This page may contain affiliate links. Please read our disclosure for more info.
Was Peru better for vegetarians than anywhere else in South America? In a word, no. We still lacked the ability to be able to eat cheap, local food as it almost always contained meat. Peru is one of the most touristy destinations on the continent though (especially Cusco) so we were always able to find vegetarian food in restaurants aimed at foreigners. As we didn’t get to explore Peruvian cuisine this guide focuses more on the restaurants we enjoyed, including one particular gem in Lima.
Papas a La Ocopa
Papas a la Ocopa is the only typical Peruvian dish we tried. We visited one of the many traditional restaurants in Arequipa hoping we’d find something without meat and the waiter recommended this dish. It was listed as a starter so we ordered two, plus a salad but the portions were huge. Boiled potatoes are served in a creamy peanut sauce alongside fried cheese.It was pretty good but not something you’d want to eat every day.
A similar dish is Papas a la Huancaína, although strangely we more often saw this on menus in tourist restaurants rather than in cheap Peruvian places.
To make up for not sampling more Peruvian food we took a liking to Chicha Morada, a non-alcoholic drink made from purple corn boiled with apple, cinnamon and sugar. It is served cold and is very refreshing.
There’s a fantastic range of tropical fruit available in Peru and the markets are always lively places to shop. Orange juice stalls aren’t as commonly found as in Bolivia but we did come across a few. The markets usually have fruit juice stalls willing to blend you up a treat. It’s not as cheap as Bolivia but still very reasonably priced.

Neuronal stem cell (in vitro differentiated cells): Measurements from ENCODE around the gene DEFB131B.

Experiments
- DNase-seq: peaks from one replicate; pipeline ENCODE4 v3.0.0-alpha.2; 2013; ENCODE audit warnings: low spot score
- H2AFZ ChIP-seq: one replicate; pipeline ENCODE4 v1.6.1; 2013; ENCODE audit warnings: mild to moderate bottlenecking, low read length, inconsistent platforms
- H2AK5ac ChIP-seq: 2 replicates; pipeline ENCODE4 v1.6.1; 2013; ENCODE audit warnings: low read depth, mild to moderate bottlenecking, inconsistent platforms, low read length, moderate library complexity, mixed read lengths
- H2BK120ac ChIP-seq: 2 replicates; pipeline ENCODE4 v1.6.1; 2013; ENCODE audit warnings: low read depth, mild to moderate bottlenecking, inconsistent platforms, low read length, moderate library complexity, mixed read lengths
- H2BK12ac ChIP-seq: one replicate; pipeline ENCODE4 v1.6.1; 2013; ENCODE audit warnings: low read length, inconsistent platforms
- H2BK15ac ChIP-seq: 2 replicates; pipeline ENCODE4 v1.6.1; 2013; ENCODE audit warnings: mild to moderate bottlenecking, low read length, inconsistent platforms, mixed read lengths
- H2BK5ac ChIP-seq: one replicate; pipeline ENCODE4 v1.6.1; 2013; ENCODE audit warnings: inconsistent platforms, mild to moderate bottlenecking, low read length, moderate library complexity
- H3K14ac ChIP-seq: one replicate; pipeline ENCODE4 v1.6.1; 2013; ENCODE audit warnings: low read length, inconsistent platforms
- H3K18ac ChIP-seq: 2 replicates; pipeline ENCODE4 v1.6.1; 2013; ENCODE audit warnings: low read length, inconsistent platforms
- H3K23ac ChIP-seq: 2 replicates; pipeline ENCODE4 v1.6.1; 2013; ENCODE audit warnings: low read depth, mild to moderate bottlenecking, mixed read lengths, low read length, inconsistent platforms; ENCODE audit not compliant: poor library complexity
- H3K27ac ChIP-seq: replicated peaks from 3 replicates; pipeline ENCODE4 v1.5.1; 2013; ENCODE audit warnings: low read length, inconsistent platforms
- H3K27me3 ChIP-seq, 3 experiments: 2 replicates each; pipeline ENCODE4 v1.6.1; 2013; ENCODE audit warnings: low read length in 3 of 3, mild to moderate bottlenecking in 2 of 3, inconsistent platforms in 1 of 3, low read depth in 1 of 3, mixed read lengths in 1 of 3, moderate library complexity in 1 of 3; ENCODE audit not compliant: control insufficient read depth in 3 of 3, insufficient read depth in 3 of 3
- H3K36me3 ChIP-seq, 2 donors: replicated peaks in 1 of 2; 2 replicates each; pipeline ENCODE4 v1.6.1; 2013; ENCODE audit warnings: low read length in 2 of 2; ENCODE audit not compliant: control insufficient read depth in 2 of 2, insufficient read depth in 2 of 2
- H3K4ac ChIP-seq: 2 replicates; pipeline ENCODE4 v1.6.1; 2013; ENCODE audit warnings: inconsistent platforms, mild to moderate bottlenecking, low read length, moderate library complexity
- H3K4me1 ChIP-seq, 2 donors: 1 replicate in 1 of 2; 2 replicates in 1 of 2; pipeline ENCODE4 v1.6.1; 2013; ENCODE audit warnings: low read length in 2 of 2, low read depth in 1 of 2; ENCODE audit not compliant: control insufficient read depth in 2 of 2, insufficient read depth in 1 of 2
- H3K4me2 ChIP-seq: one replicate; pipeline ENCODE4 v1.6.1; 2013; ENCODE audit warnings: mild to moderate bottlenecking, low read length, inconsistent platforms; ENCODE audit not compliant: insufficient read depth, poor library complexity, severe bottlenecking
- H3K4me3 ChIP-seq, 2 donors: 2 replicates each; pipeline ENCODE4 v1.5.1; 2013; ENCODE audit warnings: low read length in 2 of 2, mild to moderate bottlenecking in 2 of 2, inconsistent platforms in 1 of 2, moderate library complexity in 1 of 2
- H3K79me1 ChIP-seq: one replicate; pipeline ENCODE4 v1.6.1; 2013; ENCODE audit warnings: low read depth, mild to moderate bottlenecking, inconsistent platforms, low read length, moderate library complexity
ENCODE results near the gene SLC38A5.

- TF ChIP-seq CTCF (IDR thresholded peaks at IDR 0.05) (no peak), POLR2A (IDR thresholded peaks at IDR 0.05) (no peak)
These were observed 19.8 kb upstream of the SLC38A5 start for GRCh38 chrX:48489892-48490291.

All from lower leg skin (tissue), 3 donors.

We always say it but in order to communicate your dietary needs it’s important to learn some Spanish. That said, Southern Peru probably has the most English speakers of all the places we have visited.
Our Favourite Restaurants
Although we couldn’t try much Peruvian food we did find some good veggie-friendly restaurants in Peru. In general we found the vegetarian set lunch places terribly bland, although you get a lot of food for your money. We preferred to eat in non-vegetarian restaurants with meat-free options and more flavour.
Cusco: see our post on vegetarian restaurants in Cusco, including wonderful falafel, gourmet toasted sandwiches, curry and coca chocolate.
Machu Picchu Pueblo/Aguas Calientes: This village is packed with average tourist restaurants with identical menus. We splurged and found the only decent food in town at La Cafeteria in El Mapi Hotel on the main street. It’s expensive but the quinoa taboleh, hot sandwiches, waffles and chocolate cake were delicious.
Arequipa: We tried a few places but ended up alternating between falafel and roast vegetable wraps at Fez (San Francisco 229) and salads, crepes and sandwiches (with good bread) at Crepisimo (Santa Catalina 208).
Huaraz: Our favourite restaurant in town was Chilli Heaven (Parque Ginebra Lote 28) for surprisingly good spicy curry.
If you are in need of good home cooked food with lots of fresh vegetables then we recommend a stay up in the mountains at Lazy Dog Inn. It was just what we needed after too long eating in restaurants.
What are your favourite vegetarian foods in Peru? Leave a comment and share your tips.
Are you looking for Christmas gift ideas? See our 47 Useful Gift Ideas for Carry-On Travellers. They are ideal for travel lovers who want to pack light and include something for every budget.
Enter your email to sign up for our monthly newsletter and free ebook South America Highlights.